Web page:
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What’s in store for the property market post-COVID-19?

By David Hancock
23 June 2020 | 1 minute read
property market

While predictions for the property market for the next year or two have ranged from optimistic to dire, what many investors are wondering is what we can expect down the track once COVID-19 is mostly behind us, writes David Hancock.

Will this current period of uncertainty have long-term impacts or create structural changes to the Australian property market?

The Australian property market is surprisingly resilient


Investors should remember that the Australian property market is extraordinarily resilient. When we’ve experienced similar economic and political shocks to the system such as the GFC, Y2K, 9/11 or the banking royal commission, the Sydney, Melbourne and Brisbane markets, as an example, have experienced only small dips and recovered relatively quickly.

Those commentators who were predicting severe 20–30 per cent drops in the property market this year are now largely walking back those forecasts. AMP Capital chief economist Shane Oliver was forecasting falls of 20 per cent and has now revised that to falls of 5–10 per cent. 

Many markets across Australia continue to have low supply which has prevented property prices from falling significantly. According to CoreLogic, in May, property prices only fell by 0.42 of a percentage point in Sydney and 0.91 of a percentage point in Melbourne compared to April. Property prices actually grew in Brisbane, Adelaide, Canberra and Hobart in the same period. 

During times of uncertainty, a drop in buyers is typically matched with a decrease in supply, which allows property values to hold firm. That means any drop in prices is likely to be minor and short-lived. In any event, property transactions will continue as people buy their first home, upsize, downsize or look for ways to invest outside of the sharemarket.

One property type that does tend to suffer in more difficult times are those properties predominantly aimed at the investor market. Typically, these are the oversupplied apartment developments in locations around the country where supply outpaces demand. In this instance, both the property values and the rental returns will come under pressure as investor demand falls.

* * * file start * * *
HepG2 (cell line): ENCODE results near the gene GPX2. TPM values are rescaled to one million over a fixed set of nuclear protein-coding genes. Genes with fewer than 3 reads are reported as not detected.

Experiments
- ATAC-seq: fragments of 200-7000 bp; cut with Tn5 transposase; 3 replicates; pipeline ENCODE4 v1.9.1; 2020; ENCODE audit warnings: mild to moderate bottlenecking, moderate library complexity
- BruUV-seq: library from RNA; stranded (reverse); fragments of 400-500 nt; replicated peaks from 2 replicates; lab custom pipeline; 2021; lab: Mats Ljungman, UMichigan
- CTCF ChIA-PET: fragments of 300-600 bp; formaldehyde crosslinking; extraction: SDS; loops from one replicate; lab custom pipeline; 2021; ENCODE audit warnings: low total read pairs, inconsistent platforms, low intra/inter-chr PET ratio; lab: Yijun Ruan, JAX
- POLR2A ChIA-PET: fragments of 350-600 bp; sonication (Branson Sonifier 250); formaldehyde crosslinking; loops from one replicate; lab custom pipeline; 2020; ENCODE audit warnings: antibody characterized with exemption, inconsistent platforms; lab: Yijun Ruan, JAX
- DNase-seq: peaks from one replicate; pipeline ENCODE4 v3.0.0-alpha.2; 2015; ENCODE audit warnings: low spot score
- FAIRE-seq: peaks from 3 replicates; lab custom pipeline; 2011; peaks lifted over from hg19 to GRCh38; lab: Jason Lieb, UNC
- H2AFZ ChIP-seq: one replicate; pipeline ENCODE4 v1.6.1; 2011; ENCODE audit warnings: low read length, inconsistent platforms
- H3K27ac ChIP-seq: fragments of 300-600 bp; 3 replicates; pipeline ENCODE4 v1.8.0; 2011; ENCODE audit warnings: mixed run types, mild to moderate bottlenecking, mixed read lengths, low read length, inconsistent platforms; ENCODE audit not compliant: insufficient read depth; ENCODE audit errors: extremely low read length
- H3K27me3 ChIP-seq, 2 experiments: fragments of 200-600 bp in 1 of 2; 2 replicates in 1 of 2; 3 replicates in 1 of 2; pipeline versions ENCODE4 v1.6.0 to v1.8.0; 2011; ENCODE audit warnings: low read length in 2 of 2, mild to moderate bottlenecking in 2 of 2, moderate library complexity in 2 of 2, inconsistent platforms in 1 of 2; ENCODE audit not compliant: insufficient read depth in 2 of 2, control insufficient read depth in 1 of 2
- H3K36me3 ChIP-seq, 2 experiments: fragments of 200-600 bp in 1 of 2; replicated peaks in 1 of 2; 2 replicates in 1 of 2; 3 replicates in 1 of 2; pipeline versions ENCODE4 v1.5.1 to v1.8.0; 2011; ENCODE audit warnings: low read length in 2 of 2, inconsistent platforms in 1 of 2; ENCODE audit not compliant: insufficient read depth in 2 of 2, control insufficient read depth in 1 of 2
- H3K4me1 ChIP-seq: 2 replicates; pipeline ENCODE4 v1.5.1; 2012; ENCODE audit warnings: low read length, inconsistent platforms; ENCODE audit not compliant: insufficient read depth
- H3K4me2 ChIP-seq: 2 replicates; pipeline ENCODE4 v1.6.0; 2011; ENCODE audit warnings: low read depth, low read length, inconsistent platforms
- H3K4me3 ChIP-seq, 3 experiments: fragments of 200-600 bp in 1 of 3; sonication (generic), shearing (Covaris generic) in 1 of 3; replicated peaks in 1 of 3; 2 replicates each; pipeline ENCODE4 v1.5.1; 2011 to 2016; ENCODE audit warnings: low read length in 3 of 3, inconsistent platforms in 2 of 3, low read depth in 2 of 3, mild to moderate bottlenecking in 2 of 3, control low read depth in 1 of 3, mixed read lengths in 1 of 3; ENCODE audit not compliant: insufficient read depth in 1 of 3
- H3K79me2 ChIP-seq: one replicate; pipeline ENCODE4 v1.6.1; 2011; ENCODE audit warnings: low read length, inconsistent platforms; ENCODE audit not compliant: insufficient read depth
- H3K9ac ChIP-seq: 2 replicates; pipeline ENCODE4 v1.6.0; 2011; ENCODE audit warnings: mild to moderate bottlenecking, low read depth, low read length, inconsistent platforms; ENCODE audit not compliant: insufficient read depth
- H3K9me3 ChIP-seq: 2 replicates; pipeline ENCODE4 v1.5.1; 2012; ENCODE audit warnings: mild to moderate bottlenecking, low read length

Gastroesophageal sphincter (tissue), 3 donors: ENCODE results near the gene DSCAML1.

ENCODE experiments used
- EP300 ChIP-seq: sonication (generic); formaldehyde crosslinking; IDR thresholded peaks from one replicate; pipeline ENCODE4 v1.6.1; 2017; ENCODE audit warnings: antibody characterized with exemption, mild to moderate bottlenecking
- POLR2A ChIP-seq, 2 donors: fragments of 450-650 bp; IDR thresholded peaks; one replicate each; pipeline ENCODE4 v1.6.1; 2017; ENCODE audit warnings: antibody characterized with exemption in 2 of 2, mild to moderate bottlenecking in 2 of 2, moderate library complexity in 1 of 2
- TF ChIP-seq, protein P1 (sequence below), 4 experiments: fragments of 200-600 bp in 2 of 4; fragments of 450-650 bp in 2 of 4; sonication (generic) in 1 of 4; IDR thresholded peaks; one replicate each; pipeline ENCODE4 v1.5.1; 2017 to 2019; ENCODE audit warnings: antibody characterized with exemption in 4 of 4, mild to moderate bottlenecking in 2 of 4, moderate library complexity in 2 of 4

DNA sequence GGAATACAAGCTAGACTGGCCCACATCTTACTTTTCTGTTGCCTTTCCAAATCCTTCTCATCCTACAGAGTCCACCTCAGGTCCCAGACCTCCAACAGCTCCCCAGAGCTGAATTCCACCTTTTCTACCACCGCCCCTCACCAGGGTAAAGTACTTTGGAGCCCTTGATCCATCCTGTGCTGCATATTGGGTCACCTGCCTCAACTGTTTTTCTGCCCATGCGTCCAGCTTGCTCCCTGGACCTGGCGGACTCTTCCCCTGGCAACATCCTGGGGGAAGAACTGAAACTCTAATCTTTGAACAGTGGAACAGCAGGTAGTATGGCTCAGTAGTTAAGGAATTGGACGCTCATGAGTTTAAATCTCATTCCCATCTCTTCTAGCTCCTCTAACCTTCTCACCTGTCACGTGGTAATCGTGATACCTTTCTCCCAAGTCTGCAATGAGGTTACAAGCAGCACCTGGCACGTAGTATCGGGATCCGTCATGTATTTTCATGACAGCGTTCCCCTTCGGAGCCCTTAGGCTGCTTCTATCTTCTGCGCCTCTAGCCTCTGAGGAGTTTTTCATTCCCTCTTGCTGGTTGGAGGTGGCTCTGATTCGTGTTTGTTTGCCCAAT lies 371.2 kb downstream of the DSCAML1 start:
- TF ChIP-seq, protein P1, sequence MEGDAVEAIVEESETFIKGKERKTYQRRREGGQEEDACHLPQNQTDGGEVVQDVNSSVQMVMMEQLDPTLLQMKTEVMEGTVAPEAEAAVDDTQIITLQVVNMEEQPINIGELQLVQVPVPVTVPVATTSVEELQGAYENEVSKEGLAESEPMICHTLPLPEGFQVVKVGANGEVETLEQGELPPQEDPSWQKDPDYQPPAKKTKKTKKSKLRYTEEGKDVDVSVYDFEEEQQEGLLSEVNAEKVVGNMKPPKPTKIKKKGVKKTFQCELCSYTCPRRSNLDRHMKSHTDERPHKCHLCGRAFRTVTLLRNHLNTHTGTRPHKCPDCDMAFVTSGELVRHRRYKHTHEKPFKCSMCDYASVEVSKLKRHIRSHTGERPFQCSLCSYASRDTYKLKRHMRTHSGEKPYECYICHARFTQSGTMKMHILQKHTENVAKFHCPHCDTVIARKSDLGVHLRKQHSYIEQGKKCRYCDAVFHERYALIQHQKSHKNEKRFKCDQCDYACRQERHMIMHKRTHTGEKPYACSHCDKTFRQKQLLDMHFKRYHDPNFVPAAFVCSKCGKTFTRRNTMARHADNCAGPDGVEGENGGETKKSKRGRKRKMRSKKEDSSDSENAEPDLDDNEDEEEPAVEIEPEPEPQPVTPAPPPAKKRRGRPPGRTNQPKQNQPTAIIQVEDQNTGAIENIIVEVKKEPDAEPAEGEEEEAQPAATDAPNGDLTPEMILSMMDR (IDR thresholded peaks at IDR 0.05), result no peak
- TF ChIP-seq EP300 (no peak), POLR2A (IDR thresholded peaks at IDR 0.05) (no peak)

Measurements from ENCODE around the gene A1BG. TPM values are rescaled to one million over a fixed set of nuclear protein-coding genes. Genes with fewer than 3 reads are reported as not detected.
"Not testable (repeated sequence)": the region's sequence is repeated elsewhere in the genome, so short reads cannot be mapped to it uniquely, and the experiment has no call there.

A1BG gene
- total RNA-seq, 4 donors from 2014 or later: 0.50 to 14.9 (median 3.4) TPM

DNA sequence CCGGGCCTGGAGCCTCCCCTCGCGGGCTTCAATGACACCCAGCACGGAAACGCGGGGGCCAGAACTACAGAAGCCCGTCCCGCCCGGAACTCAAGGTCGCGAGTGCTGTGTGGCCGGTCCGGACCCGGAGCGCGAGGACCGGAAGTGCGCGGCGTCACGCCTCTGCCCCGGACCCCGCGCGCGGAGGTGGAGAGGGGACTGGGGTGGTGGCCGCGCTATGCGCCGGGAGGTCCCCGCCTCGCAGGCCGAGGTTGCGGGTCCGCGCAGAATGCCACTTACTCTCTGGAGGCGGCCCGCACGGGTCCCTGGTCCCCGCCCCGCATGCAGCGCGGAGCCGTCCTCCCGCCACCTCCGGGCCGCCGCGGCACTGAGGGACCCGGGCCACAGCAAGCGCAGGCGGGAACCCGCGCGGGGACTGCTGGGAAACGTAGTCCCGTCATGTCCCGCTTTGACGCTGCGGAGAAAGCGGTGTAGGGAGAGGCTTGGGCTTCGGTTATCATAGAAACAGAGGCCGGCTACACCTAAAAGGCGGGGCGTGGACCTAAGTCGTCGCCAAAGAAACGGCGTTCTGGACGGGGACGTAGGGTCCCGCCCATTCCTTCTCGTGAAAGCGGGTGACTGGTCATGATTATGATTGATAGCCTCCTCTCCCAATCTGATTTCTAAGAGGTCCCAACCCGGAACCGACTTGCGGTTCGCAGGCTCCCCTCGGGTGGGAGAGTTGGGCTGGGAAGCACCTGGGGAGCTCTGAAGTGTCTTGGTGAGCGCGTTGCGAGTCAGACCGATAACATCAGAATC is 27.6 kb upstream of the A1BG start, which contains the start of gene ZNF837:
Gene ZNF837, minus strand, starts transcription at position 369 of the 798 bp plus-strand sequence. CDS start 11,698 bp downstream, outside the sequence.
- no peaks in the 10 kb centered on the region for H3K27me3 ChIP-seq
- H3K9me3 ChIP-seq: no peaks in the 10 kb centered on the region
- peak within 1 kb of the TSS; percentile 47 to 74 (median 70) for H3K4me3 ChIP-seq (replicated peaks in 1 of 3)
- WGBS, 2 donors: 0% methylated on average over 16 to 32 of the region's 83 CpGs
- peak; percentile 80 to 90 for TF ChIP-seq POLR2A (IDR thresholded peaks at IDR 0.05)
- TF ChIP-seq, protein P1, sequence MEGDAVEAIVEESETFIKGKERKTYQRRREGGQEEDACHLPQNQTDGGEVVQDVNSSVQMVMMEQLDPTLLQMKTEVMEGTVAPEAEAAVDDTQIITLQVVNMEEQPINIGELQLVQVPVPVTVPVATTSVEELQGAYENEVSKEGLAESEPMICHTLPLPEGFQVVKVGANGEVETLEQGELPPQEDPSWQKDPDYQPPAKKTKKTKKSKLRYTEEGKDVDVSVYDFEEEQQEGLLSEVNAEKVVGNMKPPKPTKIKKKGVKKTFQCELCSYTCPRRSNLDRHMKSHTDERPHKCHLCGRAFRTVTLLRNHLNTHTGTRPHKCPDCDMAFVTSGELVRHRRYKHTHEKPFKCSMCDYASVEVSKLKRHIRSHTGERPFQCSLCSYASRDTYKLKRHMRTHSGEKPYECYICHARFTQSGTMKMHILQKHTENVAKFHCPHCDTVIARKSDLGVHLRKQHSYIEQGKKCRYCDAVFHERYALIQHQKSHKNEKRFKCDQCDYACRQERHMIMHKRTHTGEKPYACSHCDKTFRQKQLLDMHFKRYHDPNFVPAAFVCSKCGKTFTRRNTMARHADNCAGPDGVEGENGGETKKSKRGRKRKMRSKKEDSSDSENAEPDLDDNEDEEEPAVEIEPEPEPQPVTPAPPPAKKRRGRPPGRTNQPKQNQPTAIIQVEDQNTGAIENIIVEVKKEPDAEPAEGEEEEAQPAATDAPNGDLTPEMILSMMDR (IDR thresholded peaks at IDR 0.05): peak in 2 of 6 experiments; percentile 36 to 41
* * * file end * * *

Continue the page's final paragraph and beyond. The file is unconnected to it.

What if foreign investment from China slows?

In the short term, demand from China has reduced, with less Chinese students coming to Australia and Chinese investors not travelling to Australia to research the market as a result of the travel ban. In the short to medium term, we may also see the Chinese government clamp down again on money flowing out of China to bolster the Chinese economy or as part of a political move.

The reality, however, is that the Australian property market is less propped up by Chinese investors than many think, and there are plenty of other foreign investors who are just as interested in Australian property. In fact, Chinese real estate investment into Australia was already down by 50 per cent in 2018–19 compared to the year prior, without making any significant impact to the market.

In the same period, Hong Kong real estate investment into Australia tripled, and there were steep increases in investment by Singapore and Japan as well.

Australia will be attractive to foreign investors and migrants

With Australia faring much better than many countries when it comes to managing the COVID-19 pandemic, and with even the most dire economic forecasts predicting a recovery as soon as next year, Australia will be an attractive and stable economy in which to invest and a secure and safe place to live.

This is likely to lead to an influx of migrants and foreign investors from all over the world. We can expect growing migration from places like the UK, the US or South Africa. The recent unrest in Hong Kong is also likely to see people leave the country in droves, with Australia a likely option to relocate.

What will this mean for the property market?

It is unlikely that the Australian property market will sustain any long-term falls due to a combination of migration, foreign investment and government intervention. Many markets across Australia also have low supply, with demand likely to continue to grow.

Even if globally things change significantly, such as the decline of China’s investment into Australia, we’re still likely to see consistent long-term demand for Australian property, both domestically and internationally.

By David Hancock, managing director, Binnari Property

What’s in store for the property market post-COVID-19?
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